In our response to that letter, Cosmo, we said (and we quote): “We can think of a couple of Americans who had a pretty fair ride with a French squad…” And we listed them, albeit while failing to note that LeMond was the best young rider at the 1984 Tour while riding for Renault. Frankly, this whole Yanks-vs.-Frogs blather is giving us a headache, the same way wire-service race reports that list a rider’s nationality, but not his trade team, do. The Tour last used a national-team format in 1968. Let’s all move on. – Editor

Following bike racing requires a little knowledge
Editor:
Thanks to Mr. Wright’s letter “Stupid, paranoid, anti-French . . .”; I was able to read, with eye rolling wonderment, Junior’s letter “Tour organizers trying to engineer Lance’s failure?” I would agree with Mr. Wright, with one exception. I support VeloNews in avoiding name-calling and politically-influenced comments.

Please allow me: Junior’s flag-waving, French-hating stance seems to be popular in Texas over the past few years. I can only speculate that Mr. Ramos may have only recently discovered cycling as a professional sport in recent years, as have many Americans. I could only assume that Junior’s next step is to create some false documents and start to invade the Tour organizers’ offices and start some type of reform.

Perhaps the Tour organizers are simply trying to get a full year’s racing in this event; since this is the only event that Lance enters with the goal of winning. The problem here is that most Americans do not understand the world of professional cycling. The season is long, there are many events, and there are many levels and strategies to the sport. The Tour is tough, it has always been tough. If it is too tough for you stay home, drink beer and watch NASCAR. They crash too.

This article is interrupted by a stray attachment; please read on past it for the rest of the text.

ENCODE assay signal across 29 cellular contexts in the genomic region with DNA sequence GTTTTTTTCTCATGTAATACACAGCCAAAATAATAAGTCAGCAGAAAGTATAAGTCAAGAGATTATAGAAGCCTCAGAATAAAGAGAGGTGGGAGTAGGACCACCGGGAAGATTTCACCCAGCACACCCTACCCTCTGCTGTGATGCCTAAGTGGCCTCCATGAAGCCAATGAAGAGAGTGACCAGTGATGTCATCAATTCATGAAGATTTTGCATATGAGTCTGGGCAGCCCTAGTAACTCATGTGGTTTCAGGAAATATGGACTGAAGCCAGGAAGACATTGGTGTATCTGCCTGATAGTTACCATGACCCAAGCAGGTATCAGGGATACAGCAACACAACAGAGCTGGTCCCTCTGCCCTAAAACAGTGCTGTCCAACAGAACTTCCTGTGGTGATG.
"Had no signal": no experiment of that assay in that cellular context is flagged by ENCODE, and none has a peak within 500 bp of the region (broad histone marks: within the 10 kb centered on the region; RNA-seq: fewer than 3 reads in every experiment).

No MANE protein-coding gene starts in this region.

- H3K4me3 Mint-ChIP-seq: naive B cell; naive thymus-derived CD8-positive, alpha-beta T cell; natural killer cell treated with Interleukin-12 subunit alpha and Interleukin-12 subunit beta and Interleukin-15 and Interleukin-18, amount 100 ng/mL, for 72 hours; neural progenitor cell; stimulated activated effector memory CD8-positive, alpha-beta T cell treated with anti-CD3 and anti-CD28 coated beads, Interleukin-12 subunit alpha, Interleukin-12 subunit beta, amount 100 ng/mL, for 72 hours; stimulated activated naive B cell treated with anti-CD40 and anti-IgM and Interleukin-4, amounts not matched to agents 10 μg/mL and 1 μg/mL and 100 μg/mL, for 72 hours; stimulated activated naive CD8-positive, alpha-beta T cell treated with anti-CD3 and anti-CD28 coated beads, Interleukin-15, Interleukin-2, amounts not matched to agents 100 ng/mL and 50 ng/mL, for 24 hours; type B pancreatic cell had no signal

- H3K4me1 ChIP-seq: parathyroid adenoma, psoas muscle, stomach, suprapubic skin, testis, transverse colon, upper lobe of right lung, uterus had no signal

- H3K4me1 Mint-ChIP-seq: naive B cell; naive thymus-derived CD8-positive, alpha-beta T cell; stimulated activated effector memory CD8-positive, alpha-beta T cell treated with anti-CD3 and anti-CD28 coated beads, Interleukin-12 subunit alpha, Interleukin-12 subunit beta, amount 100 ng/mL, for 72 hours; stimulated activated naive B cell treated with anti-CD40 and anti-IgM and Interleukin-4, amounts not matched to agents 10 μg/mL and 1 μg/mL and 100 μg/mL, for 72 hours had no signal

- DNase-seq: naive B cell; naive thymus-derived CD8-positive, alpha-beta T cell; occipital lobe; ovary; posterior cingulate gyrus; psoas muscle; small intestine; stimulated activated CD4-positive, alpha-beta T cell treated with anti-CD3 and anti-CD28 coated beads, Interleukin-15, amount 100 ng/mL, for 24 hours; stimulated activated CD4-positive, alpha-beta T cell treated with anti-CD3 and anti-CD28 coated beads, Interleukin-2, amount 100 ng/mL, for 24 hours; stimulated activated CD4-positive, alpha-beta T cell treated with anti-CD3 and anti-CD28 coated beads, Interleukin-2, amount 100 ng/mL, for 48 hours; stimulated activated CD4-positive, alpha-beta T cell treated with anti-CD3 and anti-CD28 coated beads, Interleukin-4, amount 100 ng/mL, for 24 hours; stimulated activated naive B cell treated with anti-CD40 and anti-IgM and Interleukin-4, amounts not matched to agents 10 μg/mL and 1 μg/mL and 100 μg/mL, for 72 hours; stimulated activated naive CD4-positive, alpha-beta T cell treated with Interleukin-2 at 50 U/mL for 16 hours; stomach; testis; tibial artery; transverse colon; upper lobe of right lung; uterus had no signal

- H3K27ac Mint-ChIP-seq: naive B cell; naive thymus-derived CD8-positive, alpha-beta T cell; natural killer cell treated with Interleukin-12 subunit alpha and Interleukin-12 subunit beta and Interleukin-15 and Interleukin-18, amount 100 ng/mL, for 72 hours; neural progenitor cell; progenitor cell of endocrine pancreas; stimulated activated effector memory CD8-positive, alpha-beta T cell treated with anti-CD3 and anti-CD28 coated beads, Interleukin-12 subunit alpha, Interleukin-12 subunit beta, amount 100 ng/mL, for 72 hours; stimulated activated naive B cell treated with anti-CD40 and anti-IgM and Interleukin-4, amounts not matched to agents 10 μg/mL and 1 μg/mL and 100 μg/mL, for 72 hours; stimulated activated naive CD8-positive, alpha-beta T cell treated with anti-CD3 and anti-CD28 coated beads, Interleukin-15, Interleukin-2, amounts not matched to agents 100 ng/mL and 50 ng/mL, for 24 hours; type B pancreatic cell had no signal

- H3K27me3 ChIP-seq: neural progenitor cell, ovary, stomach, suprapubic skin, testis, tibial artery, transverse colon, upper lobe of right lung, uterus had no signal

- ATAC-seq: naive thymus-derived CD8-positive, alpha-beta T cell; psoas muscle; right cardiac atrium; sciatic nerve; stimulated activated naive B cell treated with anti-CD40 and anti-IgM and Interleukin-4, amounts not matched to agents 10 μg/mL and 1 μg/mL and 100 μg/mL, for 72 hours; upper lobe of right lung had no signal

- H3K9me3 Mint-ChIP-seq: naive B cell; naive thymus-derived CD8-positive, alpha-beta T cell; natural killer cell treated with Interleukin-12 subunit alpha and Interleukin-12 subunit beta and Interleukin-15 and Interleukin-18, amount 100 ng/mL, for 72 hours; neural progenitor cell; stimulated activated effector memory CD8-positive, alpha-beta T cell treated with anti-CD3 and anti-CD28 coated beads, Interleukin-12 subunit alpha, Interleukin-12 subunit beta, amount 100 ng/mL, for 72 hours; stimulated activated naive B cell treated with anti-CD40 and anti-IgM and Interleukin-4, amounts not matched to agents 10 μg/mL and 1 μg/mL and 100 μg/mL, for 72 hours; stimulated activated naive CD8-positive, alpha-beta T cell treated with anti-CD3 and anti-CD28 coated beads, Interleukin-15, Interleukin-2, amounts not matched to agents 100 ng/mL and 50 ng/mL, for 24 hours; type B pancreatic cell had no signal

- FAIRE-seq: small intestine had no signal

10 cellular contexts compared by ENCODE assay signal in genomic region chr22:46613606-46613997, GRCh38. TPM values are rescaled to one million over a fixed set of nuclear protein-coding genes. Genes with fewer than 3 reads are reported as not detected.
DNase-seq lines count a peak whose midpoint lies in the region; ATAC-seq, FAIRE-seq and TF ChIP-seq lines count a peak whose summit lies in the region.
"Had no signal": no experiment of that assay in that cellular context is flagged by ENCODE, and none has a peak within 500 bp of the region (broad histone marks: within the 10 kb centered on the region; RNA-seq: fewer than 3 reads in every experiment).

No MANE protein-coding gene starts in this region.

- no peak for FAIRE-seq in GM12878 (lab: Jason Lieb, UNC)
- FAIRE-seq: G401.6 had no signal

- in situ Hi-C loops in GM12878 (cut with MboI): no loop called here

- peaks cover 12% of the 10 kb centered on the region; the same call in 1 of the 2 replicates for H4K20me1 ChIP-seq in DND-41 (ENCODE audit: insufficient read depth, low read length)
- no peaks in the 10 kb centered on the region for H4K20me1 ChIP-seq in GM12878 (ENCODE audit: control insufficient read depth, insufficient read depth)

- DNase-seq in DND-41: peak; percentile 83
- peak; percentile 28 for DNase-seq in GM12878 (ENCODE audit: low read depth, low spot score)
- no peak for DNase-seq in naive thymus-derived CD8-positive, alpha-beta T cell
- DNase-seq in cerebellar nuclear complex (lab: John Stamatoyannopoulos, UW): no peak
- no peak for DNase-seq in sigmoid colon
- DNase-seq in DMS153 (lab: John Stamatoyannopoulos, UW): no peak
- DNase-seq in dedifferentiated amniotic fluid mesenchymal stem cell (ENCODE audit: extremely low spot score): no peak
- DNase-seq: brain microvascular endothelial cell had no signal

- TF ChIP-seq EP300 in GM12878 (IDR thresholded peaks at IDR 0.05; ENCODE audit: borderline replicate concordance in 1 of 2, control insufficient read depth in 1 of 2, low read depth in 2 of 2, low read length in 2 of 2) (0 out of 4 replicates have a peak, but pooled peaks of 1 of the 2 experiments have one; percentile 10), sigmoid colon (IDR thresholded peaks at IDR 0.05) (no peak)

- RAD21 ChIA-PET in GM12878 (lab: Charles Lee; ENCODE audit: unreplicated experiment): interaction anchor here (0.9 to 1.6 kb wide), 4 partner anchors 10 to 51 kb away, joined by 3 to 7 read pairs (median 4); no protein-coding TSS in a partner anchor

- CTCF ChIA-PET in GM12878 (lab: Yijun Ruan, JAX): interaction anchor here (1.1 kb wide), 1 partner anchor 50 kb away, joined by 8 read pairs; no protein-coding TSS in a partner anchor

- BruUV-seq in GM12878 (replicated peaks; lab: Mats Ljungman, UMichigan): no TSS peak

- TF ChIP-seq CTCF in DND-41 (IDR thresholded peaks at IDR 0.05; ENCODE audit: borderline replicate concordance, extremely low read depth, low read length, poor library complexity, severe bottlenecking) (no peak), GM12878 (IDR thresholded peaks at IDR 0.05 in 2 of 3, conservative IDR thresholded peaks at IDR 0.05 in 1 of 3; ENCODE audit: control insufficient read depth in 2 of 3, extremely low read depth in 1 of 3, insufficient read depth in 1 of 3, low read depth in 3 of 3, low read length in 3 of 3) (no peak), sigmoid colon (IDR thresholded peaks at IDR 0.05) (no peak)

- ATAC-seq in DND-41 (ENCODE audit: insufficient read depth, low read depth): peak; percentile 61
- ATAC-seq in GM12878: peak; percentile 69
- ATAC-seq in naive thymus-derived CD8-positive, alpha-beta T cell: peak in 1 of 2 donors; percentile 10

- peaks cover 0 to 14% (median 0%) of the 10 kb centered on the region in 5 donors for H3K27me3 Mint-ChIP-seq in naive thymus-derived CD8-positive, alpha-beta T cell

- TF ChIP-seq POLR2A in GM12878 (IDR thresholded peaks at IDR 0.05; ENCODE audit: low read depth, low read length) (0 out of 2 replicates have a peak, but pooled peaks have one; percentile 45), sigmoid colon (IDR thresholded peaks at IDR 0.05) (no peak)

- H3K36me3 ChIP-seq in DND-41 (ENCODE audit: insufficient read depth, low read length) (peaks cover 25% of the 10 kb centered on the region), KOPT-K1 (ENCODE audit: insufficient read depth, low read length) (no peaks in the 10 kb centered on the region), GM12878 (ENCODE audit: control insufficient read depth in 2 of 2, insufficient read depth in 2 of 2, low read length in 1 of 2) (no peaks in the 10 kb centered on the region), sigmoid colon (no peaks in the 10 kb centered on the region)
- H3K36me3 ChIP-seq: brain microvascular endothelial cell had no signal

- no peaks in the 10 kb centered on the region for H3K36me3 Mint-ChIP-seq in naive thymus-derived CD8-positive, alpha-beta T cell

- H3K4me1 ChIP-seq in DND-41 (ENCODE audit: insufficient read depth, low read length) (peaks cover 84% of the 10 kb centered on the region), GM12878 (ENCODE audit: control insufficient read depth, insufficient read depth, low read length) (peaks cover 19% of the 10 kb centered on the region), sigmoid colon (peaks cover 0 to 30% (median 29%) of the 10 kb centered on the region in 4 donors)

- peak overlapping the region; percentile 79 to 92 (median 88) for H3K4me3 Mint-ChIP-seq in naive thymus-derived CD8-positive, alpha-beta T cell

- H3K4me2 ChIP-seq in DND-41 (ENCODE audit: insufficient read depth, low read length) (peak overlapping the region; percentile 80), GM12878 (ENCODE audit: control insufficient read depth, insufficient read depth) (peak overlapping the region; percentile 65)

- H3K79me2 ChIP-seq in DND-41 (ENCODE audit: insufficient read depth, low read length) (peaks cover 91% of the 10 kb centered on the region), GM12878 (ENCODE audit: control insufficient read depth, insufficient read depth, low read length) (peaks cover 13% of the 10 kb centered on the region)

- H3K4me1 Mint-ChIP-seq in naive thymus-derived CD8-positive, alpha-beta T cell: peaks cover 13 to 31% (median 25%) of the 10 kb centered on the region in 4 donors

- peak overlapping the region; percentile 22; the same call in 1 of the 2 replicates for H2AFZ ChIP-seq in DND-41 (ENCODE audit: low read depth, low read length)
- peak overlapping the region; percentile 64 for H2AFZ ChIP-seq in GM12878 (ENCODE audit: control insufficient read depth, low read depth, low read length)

Frank Daugherty
Gahanna, Ohio

They all use the same course, and best man wins
Editor:I am tired of reading that the course was designed to make it difficult for Lance to win his sixth Tour. Although the course has common threads each year, there are differences each year. The change in the TTT rules hurt Lance this year; but it would have been a lot worse if there was no TTT, as was the case in 1997, 1998 and 1999 (Lance’s first victory).

Unless age catches up with him, Lance will be the dominant player in the mountains , not Heras or Mayo. Heras and Mayo may have good stages, but Lance has the physical and mental capabilities to be strong on the back to back stages in the Pyrénées and the three days in a row in the Alps. I was fortunate enough to see Lance on the climbs in the Pyrénées in 2001 and the visions are still in my mind like it was last week.

The course changes, but the best rider wins. Hopefully, Lance and the USPS team.

Jeff Watson
Scottsdale, Arizona


The Mail Bag is a Monday-Wednesday-Friday feature on VeloNews.com, but will appear daily during the Tour. If you have a comment, an opinion or observation regarding anything you have seen in cycling, in VeloNews magazine or on VeloNews.com, write to WebLetters@InsideInc.com. Please include your full name and home town. Letters may be edited for length and clarity.